4) Djevdet Bey told his friends: "It is the Armenians much more than the Russians who are fighting us." That's important; remember, Armenian propaganda tells us that villain of villains, Cevdet Bey, the governor of Van who loved to hammer horseshoes upon Armenian feet, set about to massacre the poor innocent Armenians. And the Van Armenians fought back only as "self defense," a myth Hacopian is only too happy to perpetuate.

5) Arnold Toynbee's "Treatment of Armenians" Blue Book work proves there was no revolt. Ri-i-ghhtt. And the Armenians were far from "ill-armed," having stockpiled sophisticated weaponry throughout the empire, including, at times, artillery. It's particularly amusing for the author to have written, "The massacres and deportations began soon after the collapse of the Turkish invasion of the Caucasus." In other words, the Turkish Army disintegrated in the east, the Russians were crashing through the gates, and it was this particularly dangerous time that the Turks chose to go on a resource-depleting "genocide" course. It was only at that point the Armenians decided to "defend" themselves because, as Hacopian shamefully continues, "There was no armed resistance before that."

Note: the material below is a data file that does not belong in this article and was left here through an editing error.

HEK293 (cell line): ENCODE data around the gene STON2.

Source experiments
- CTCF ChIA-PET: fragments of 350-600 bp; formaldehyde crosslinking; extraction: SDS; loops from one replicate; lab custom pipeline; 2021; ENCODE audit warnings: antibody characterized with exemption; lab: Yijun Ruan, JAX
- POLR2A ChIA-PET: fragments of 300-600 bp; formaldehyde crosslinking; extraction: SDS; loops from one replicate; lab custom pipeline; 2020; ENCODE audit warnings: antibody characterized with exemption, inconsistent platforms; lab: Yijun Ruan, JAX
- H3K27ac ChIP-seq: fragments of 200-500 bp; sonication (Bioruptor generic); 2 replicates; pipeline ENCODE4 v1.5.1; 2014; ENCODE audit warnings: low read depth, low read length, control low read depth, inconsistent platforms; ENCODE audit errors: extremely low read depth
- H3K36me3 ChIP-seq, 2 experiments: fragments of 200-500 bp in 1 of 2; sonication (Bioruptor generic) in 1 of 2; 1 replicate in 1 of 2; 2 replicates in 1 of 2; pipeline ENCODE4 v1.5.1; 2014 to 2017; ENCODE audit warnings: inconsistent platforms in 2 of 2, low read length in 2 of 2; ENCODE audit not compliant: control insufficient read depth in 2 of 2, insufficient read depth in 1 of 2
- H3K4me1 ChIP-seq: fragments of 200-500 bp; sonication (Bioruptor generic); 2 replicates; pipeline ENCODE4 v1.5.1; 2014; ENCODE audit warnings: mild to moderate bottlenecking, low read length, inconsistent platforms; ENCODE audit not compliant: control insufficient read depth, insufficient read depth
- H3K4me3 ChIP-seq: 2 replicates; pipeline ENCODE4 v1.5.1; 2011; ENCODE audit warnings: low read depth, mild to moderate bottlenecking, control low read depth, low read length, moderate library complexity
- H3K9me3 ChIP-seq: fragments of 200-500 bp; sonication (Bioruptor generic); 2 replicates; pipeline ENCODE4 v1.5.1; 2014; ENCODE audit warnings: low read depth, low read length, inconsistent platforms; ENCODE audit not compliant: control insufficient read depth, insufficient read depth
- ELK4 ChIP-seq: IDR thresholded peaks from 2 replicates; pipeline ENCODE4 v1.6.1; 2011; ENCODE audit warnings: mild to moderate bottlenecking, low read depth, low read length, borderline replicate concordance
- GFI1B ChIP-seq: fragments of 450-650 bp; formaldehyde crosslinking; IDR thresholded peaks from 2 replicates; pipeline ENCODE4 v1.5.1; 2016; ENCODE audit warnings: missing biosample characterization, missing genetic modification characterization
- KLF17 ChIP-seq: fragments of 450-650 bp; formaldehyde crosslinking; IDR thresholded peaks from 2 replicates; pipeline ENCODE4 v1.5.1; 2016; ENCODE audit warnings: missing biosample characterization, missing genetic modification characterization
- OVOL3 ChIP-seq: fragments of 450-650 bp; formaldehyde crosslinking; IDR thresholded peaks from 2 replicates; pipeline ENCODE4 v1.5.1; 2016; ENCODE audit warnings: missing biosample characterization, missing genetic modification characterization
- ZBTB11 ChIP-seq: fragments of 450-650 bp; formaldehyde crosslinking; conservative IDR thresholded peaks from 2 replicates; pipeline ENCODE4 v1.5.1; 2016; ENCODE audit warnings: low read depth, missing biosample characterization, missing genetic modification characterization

6) A Constantinople telegram... stated that there were 30,000 armed Armenian rebels in the vilayet of Sivas. This is an obvious exaggeration. Is it? Since the report came from Armenian prisoners (they broke the figure down to 15,000 joining the Russians, and 15,000 staying to fight from behind the lines) maybe Hacopian suffered here with a "Freudian slip" that Armenians are known to exaggerate. Since the Armenian population in Sivas was nearly 200,000 before the war, these numbers are very believable.